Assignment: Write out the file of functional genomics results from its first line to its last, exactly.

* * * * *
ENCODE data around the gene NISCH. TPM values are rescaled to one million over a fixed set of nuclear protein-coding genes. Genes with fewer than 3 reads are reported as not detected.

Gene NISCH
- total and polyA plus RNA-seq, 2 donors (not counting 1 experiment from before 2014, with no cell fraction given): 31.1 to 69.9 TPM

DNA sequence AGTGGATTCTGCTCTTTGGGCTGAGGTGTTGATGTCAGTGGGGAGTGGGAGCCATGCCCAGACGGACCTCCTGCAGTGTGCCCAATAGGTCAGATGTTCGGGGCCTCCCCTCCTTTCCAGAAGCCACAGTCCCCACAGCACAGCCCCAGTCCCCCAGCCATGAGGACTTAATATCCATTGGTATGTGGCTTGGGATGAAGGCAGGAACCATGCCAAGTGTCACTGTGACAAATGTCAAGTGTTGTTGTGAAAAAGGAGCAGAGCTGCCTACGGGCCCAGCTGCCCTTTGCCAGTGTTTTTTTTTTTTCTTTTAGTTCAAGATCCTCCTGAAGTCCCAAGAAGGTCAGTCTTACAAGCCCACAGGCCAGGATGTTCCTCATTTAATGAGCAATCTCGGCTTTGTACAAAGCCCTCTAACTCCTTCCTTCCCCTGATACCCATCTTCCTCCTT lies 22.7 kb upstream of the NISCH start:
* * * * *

ENCODE data around the gene NISCH. TPM values are rescaled to one million over a fixed set of nuclear protein-coding genes. Genes with fewer than 3 reads are reported as not detected.

Gene NISCH
- total and polyA plus RNA-seq, 2 donors (not counting 1 experiment from before 2014, with no cell fraction given): 31.1 to 69.9 TPM

DNA sequence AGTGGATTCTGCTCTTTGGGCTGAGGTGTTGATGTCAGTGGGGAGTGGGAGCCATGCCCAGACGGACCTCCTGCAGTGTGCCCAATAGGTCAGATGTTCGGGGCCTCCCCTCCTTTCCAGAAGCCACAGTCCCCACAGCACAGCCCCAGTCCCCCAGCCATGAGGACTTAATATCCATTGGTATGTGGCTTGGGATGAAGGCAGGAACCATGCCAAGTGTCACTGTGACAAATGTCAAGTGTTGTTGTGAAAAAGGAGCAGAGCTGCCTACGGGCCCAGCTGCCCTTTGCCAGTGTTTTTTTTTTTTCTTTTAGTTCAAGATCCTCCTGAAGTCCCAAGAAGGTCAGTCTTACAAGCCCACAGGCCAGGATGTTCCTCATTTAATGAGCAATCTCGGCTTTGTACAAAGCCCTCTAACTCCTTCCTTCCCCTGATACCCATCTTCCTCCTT lies 22.7 kb upstream of the NISCH start: